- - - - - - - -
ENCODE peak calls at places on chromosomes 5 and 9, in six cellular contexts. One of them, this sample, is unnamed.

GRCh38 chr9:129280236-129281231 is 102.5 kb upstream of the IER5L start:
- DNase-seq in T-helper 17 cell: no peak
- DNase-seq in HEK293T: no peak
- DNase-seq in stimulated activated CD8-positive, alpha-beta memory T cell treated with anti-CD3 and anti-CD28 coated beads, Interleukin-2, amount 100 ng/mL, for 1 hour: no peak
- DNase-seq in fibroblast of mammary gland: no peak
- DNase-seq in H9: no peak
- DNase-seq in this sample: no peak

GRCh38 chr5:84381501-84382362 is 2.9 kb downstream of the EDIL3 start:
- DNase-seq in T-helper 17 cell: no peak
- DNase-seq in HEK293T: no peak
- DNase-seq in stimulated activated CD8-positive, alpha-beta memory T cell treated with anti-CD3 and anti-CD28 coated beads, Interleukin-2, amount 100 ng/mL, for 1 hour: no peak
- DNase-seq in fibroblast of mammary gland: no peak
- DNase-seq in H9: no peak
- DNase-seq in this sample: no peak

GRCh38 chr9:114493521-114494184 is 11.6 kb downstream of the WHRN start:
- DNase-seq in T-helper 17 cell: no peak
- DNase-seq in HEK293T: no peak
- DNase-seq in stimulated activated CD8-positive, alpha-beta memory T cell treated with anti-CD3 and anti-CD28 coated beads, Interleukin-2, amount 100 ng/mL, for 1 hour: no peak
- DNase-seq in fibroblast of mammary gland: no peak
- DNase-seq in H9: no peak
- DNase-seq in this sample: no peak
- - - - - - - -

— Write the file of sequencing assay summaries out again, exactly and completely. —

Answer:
ENCODE peak calls at places on chromosomes 5 and 9, in six cellular contexts. One of them, this sample, is unnamed.

GRCh38 chr9:129280236-129281231 is 102.5 kb upstream of the IER5L start:
- DNase-seq in T-helper 17 cell: no peak
- DNase-seq in HEK293T: no peak
- DNase-seq in stimulated activated CD8-positive, alpha-beta memory T cell treated with anti-CD3 and anti-CD28 coated beads, Interleukin-2, amount 100 ng/mL, for 1 hour: no peak
- DNase-seq in fibroblast of mammary gland: no peak
- DNase-seq in H9: no peak
- DNase-seq in this sample: no peak

GRCh38 chr5:84381501-84382362 is 2.9 kb downstream of the EDIL3 start:
- DNase-seq in T-helper 17 cell: no peak
- DNase-seq in HEK293T: no peak
- DNase-seq in stimulated activated CD8-positive, alpha-beta memory T cell treated with anti-CD3 and anti-CD28 coated beads, Interleukin-2, amount 100 ng/mL, for 1 hour: no peak
- DNase-seq in fibroblast of mammary gland: no peak
- DNase-seq in H9: no peak
- DNase-seq in this sample: no peak

GRCh38 chr9:114493521-114494184 is 11.6 kb downstream of the WHRN start:
- DNase-seq in T-helper 17 cell: no peak
- DNase-seq in HEK293T: no peak
- DNase-seq in stimulated activated CD8-positive, alpha-beta memory T cell treated with anti-CD3 and anti-CD28 coated beads, Interleukin-2, amount 100 ng/mL, for 1 hour: no peak
- DNase-seq in fibroblast of mammary gland: no peak
- DNase-seq in H9: no peak
- DNase-seq in this sample: no peak